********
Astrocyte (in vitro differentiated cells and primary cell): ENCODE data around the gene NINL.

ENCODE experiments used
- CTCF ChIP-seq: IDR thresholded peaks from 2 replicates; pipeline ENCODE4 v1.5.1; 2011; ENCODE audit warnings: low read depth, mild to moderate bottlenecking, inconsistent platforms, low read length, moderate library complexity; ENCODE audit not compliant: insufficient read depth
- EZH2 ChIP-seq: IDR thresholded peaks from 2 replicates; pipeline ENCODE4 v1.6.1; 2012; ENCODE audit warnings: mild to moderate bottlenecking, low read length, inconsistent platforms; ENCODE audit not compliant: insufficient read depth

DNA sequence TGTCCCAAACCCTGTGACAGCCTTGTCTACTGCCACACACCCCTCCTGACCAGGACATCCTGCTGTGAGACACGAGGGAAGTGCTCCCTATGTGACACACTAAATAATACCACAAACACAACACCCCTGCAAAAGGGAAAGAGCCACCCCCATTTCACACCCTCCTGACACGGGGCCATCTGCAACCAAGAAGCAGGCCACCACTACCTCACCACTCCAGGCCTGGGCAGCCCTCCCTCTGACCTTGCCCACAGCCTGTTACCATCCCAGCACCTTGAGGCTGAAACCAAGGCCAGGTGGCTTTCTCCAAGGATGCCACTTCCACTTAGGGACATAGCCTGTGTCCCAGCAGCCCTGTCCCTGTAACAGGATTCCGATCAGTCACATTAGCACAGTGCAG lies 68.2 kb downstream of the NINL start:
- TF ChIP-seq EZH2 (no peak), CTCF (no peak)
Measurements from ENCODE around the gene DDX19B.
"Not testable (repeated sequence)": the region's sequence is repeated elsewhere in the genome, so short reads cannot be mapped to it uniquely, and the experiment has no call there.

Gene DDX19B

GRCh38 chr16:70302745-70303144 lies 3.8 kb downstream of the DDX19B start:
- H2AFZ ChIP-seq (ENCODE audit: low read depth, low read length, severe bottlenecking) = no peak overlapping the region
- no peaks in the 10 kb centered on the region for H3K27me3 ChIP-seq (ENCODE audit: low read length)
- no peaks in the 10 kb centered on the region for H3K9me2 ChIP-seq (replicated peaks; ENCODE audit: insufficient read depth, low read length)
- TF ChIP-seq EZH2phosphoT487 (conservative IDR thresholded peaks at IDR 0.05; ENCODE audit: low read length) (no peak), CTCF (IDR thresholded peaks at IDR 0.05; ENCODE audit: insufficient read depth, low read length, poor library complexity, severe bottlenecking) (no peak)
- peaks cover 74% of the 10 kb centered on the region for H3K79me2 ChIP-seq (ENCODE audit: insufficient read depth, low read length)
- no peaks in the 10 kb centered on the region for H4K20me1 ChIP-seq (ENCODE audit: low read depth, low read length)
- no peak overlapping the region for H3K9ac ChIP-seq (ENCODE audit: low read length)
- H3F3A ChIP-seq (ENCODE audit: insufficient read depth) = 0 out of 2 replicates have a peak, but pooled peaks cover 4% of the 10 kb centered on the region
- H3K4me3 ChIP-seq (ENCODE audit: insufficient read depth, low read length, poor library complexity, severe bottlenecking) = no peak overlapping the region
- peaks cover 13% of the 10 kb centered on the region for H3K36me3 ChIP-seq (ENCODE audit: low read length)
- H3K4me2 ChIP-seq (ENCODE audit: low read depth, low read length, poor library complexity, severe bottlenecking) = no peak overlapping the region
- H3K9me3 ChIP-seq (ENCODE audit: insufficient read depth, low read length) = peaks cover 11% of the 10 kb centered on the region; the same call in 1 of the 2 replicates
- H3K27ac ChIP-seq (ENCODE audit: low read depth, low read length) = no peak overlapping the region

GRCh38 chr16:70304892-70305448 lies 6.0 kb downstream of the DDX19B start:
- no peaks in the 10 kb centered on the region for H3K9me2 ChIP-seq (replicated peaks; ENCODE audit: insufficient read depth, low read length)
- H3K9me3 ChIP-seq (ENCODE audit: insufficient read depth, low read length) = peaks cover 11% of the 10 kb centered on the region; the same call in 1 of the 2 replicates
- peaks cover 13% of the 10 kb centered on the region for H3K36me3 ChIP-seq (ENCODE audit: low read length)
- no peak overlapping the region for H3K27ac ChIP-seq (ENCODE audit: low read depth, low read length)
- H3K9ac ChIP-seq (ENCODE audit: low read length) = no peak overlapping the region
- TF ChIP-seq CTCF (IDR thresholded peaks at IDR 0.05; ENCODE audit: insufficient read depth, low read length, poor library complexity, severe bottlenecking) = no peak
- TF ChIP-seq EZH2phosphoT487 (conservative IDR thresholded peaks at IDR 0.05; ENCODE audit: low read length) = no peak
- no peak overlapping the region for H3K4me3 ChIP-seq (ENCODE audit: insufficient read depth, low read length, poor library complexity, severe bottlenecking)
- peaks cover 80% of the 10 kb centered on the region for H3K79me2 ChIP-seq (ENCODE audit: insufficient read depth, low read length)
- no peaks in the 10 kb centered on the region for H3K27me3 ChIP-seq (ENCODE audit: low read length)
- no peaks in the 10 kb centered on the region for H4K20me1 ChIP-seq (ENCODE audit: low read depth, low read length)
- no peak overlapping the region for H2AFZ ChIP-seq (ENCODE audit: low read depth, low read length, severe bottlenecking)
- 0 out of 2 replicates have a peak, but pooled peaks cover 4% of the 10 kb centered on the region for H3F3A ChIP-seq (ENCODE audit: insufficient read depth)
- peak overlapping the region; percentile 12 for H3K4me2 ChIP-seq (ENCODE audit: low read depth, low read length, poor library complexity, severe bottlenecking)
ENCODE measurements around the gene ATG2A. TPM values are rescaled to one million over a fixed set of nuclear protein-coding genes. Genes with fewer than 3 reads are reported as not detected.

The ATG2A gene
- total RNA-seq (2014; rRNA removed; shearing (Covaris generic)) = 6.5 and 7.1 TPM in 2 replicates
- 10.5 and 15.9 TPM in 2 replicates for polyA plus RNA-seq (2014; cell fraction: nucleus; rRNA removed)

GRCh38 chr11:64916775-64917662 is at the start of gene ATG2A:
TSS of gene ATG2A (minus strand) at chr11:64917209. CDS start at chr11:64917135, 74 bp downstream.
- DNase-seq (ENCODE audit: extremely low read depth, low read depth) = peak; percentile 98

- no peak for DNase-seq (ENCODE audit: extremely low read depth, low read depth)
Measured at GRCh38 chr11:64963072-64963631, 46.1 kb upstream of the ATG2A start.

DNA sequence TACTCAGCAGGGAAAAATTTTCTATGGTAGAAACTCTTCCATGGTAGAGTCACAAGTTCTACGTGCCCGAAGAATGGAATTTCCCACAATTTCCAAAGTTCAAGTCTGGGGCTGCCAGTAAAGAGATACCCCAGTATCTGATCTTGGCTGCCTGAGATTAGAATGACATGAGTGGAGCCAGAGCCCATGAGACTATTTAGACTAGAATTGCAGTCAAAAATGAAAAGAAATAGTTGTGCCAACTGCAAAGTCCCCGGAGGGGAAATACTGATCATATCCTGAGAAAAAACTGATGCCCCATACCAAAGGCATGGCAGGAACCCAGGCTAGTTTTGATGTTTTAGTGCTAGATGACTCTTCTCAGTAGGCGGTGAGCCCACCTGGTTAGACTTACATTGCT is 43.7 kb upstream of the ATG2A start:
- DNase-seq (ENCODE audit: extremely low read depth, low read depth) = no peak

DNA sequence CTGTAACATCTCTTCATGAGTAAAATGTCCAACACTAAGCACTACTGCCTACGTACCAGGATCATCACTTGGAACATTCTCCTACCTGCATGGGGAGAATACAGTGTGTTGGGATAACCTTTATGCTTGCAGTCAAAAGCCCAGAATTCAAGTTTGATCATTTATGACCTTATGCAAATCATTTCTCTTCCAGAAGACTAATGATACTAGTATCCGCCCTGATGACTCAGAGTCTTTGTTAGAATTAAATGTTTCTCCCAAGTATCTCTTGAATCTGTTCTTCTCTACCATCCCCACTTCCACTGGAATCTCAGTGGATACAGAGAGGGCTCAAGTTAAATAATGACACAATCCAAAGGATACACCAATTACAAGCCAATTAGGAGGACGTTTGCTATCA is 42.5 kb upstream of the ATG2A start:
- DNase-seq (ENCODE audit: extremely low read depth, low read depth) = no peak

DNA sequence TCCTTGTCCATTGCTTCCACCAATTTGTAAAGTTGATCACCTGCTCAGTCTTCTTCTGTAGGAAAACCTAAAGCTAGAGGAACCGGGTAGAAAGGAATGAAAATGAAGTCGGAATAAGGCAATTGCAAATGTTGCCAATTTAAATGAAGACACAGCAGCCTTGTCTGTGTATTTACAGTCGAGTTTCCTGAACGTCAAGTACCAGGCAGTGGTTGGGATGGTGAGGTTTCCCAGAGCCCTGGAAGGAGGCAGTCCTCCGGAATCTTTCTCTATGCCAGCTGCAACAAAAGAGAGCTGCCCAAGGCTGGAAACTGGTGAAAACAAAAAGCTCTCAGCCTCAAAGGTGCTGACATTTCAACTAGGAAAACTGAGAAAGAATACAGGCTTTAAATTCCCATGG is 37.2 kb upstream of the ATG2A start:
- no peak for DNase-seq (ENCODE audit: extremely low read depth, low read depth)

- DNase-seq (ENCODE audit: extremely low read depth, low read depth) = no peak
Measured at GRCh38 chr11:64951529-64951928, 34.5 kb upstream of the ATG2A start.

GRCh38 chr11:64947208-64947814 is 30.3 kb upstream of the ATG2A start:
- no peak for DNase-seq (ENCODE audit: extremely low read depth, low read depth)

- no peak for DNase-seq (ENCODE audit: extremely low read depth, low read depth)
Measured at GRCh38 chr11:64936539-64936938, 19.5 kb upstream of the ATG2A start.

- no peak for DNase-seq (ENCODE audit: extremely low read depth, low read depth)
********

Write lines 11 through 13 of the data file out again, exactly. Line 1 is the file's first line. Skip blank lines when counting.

- H2AFZ ChIP-seq (ENCODE audit: low read depth, low read length, severe bottlenecking) = no peak overlapping the region
- no peaks in the 10 kb centered on the region for H3K27me3 ChIP-seq (ENCODE audit: low read length)
- no peaks in the 10 kb centered on the region for H3K9me2 ChIP-seq (replicated peaks; ENCODE audit: insufficient read depth, low read length)